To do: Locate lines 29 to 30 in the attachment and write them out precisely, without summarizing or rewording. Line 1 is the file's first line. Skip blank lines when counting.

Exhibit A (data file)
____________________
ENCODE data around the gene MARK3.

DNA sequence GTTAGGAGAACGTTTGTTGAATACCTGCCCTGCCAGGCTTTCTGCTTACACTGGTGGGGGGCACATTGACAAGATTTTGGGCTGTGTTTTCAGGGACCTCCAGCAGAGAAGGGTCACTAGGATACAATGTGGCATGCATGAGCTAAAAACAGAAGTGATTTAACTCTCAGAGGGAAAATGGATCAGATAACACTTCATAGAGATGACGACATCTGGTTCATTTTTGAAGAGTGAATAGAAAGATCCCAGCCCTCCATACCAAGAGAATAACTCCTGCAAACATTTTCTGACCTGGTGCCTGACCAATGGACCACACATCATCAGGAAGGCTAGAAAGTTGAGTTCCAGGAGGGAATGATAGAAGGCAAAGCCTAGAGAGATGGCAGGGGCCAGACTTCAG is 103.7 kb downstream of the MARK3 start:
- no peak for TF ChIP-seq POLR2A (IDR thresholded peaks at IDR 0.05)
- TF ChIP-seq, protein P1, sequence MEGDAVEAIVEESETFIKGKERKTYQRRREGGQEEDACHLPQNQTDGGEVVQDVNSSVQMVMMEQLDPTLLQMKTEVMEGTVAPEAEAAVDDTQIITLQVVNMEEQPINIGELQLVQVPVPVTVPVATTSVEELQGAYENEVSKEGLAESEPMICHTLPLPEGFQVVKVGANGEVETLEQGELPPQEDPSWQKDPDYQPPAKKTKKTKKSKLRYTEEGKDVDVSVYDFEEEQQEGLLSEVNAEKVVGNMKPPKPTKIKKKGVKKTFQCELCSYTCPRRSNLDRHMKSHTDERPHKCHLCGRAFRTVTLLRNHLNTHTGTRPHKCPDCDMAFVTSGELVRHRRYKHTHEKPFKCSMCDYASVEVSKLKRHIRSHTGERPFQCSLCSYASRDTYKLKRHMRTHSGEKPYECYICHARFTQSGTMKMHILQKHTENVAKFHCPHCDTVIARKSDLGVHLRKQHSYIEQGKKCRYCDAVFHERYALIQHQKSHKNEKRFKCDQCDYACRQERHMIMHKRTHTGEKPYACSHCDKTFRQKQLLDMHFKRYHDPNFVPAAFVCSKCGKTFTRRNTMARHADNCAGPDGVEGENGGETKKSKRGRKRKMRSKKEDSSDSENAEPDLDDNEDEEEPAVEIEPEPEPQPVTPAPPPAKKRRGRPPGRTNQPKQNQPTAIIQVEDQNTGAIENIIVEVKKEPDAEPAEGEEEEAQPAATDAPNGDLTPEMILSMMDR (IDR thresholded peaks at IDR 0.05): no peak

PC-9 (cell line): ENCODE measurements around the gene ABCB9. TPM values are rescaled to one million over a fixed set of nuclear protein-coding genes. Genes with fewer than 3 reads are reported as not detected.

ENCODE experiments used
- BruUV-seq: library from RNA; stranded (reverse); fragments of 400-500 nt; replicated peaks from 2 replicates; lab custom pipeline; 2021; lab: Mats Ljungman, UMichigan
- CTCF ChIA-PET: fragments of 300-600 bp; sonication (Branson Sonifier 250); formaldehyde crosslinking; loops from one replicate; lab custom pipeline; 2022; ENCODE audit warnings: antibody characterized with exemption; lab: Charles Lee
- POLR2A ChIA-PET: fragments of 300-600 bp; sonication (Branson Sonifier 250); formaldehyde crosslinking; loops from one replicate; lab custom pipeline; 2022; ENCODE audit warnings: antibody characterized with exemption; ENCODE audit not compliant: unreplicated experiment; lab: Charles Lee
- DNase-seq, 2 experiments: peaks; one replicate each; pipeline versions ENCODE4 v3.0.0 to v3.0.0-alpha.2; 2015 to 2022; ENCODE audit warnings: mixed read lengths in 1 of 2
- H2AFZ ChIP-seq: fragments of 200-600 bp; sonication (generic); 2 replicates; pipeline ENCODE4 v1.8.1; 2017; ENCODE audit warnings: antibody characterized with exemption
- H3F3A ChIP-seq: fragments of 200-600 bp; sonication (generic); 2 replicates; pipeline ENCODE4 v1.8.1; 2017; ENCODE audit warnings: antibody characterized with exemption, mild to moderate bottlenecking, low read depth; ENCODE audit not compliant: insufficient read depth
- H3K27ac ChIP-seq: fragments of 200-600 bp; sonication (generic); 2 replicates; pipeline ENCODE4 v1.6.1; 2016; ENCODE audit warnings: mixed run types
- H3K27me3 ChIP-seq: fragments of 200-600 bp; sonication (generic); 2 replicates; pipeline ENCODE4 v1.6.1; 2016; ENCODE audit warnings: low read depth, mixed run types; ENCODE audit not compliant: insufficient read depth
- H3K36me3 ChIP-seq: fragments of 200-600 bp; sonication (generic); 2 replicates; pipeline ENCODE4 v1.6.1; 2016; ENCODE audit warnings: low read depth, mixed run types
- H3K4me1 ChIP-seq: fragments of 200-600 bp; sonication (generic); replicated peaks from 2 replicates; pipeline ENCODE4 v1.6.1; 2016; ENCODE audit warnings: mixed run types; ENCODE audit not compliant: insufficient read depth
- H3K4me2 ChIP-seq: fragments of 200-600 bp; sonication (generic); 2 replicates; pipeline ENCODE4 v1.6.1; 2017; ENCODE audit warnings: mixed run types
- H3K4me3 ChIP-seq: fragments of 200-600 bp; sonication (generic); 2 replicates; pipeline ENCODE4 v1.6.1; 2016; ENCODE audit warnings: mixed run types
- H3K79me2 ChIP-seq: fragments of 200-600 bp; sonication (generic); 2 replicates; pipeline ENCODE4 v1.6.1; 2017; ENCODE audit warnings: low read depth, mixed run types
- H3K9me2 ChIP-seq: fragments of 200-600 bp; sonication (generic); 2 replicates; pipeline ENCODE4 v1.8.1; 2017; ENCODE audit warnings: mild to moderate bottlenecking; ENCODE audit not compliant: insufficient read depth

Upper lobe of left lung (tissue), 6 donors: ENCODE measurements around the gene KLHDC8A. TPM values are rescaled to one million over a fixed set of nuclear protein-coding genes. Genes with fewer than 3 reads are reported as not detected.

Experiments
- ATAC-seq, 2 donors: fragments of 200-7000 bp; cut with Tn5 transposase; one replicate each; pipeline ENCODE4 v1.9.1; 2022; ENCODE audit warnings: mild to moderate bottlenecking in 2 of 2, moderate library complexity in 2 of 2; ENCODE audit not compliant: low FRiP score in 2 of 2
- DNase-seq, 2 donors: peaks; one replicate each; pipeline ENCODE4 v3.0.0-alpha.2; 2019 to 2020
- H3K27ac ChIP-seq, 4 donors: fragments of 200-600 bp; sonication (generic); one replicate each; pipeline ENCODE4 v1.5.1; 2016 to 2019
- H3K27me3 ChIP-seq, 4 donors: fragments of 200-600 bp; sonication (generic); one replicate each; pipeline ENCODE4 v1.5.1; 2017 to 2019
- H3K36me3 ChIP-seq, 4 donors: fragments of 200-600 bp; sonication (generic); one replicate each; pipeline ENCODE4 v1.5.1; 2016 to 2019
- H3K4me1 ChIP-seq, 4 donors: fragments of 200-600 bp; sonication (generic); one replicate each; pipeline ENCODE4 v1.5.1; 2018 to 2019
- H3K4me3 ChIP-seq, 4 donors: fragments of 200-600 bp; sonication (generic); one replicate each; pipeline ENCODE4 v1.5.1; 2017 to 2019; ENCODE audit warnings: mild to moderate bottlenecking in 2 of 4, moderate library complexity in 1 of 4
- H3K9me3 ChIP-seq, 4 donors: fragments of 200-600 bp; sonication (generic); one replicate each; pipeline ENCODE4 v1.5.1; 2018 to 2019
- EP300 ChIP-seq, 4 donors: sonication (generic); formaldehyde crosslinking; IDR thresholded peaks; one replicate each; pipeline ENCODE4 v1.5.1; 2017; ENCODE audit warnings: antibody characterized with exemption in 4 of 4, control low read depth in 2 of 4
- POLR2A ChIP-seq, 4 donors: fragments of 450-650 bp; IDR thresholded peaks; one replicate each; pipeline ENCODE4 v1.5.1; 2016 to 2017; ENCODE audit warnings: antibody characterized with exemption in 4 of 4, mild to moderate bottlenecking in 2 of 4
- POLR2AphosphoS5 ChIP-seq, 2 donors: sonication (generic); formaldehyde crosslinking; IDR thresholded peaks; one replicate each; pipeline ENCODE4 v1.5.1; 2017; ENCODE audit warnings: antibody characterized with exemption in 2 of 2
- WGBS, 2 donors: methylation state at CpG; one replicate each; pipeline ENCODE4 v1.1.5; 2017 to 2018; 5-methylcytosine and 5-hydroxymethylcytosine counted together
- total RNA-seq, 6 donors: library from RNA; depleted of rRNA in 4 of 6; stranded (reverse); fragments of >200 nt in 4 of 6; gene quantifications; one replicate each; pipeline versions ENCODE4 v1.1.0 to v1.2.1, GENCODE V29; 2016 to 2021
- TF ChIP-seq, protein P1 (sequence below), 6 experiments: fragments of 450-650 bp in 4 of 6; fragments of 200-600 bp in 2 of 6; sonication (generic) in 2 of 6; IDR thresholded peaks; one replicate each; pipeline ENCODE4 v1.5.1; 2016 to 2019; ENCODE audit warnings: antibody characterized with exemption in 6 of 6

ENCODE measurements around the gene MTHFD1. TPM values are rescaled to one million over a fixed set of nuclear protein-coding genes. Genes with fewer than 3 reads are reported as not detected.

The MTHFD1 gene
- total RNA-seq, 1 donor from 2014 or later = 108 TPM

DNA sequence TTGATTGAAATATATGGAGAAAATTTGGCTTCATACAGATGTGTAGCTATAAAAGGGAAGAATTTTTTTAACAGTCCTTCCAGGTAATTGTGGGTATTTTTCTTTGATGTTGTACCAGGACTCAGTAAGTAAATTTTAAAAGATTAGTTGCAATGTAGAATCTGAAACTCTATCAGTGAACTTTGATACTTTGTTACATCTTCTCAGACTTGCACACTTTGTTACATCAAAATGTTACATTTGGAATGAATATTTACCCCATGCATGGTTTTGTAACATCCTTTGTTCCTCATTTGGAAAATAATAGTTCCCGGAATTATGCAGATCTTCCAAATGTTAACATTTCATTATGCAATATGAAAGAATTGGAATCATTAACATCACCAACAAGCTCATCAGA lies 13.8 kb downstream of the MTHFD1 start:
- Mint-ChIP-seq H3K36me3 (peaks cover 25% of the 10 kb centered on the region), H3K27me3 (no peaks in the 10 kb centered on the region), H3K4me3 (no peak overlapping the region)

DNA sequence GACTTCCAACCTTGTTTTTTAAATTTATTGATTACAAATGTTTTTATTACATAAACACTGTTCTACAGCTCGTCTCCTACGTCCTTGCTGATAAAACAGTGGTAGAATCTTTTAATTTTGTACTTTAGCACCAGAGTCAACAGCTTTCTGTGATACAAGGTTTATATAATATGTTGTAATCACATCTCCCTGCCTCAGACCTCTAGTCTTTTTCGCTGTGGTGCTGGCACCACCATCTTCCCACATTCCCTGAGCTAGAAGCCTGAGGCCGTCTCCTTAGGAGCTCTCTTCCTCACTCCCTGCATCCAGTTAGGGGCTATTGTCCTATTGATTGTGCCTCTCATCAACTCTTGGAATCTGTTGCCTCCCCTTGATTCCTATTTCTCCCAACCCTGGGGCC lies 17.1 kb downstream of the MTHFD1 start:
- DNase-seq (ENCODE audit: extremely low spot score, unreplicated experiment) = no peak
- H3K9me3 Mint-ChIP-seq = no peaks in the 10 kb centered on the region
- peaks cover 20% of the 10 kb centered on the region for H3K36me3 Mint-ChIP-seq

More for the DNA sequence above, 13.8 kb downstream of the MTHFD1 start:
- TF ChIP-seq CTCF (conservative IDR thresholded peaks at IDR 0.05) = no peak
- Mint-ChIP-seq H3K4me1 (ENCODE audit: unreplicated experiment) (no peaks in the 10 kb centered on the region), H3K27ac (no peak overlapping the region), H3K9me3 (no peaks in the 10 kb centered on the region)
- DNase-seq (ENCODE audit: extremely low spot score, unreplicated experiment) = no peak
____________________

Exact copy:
- H3K4me3 ChIP-seq, 4 donors: fragments of 200-600 bp; sonication (generic); one replicate each; pipeline ENCODE4 v1.5.1; 2017 to 2019; ENCODE audit warnings: mild to moderate bottlenecking in 2 of 4, moderate library complexity in 1 of 4
- H3K9me3 ChIP-seq, 4 donors: fragments of 200-600 bp; sonication (generic); one replicate each; pipeline ENCODE4 v1.5.1; 2018 to 2019